#NYFF Review: "George Harrison: Living in the Material World"

Martin Scorsese’s new two-part documentary George Harrison: Living in the Material World is something of a cinematic cousin to his brilliant 2005 doc No Direction Home: Bob Dylan; though it covers more material (Scorsese tackles the entirety of Harrison’s life, whereas the Dylan film only covered the first few years of his career), it does so at a comparable length and in a similar style, and with similarly marvelous results. In both cases, Scorsese is taking on an beloved subject, one about whom reams have been written and miles of film shot, yet the master filmmaker finds new ways to approach familiar material, and sly methods of humanizing the Cultural Icons at his pictures’ centers.

#NYFF Review: "A Separation"

The opening scene of Asghar Farhadi’s A Separation finds Simin (Leila Hatami) and her husband Nader (Peyman Moaadi) in front of a judge, asking for him to grant their divorce. The setting is present-day Iran. Simin wants badly to leave the country with her husband and their daughter Termeh (Sarina Farhadi), but Nader refuses—he must stay to tend to his father, who has Alzheimer’s. She does not want to stay, not only for herself, but for her daughter: “I’d rather she didn’t grow up under these circumstances.” (“What circumstances?” the judge demands suspiciously.) The lengthy and difficult dialogue scene is played in one unbroken take, directly into the camera, which is subjectively placed in the position of the third person in the room—the camera as “judge.” But what is so fascinating about A Separation is that, for the rest of the film, Farhadi refuses to allow his camera to judge his characters. It just observes, and sees every character with empathy.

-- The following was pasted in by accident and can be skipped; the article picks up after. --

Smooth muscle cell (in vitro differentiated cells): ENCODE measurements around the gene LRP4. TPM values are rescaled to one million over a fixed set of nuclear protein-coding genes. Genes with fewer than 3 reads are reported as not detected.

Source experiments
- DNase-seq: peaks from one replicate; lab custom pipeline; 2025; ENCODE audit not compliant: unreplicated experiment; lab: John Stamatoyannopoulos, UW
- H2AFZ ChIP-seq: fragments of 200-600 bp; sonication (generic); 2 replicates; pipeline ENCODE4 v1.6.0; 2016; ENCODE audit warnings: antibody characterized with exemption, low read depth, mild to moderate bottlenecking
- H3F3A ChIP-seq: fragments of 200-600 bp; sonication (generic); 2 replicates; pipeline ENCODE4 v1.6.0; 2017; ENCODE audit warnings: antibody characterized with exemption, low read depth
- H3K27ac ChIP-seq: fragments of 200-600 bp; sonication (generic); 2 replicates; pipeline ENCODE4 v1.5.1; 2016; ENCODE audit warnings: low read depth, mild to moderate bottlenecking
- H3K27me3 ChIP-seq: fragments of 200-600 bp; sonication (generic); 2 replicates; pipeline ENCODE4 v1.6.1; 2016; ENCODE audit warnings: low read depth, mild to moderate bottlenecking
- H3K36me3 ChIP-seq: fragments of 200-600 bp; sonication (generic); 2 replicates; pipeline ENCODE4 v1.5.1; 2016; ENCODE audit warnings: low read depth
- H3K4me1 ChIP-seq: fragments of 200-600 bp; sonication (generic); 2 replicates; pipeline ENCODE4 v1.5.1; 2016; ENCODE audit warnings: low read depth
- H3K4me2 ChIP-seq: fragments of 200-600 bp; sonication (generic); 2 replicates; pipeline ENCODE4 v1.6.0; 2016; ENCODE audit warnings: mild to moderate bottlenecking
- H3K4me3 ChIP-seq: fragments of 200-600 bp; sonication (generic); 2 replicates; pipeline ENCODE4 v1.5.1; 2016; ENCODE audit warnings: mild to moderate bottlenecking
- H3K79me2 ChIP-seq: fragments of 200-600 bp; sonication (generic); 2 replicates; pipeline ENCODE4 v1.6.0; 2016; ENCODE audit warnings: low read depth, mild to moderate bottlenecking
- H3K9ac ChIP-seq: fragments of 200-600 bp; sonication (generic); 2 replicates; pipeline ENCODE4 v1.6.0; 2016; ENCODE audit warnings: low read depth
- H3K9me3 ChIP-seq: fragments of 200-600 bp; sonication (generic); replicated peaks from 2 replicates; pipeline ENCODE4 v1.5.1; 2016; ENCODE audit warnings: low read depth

Thursday, September 29, 2011

In Theaters: "Tucker and Dale Vs. Evil"

Eli Craig’s Tucker & Dale Vs. Evil begins with a scene of handheld, “found footage” horror, before jumping to a group of idiot college kids camping in hillbilly country. Once they hit the woods, there are shout-outs to The Evil Dead, The Texas Chain Saw Massacre, and Fargo, not to mention a story of a similar group picked off in these very woods 20 years previous by killers who are still… out… there. You don’t have to be a horror movie aficionado on the lookout for those homages and quotations to enjoy Tucker & Dale, but it sure does help.

In Theaters: "50/50"

50/50 is a serious-minded comedy about cancer, and writer Will Reiser and director Jonathan Levine’s greatest accomplishment is that it starts out being a good movie in spite of that premise, and ends up being a great one because of it. That’s a neat trick, if you can get away with it. It disarms you with its irreverence and candor; it distracts you with a romantic subplot that shouldn’t work, but does. And then, at its conclusion, it reveals itself as a genuinely emotional heartbreaker, and it wrings you out. Resier and Levine are a couplea sneaky bastards.

Wednesday, September 28, 2011

On DVD: "The Tempest"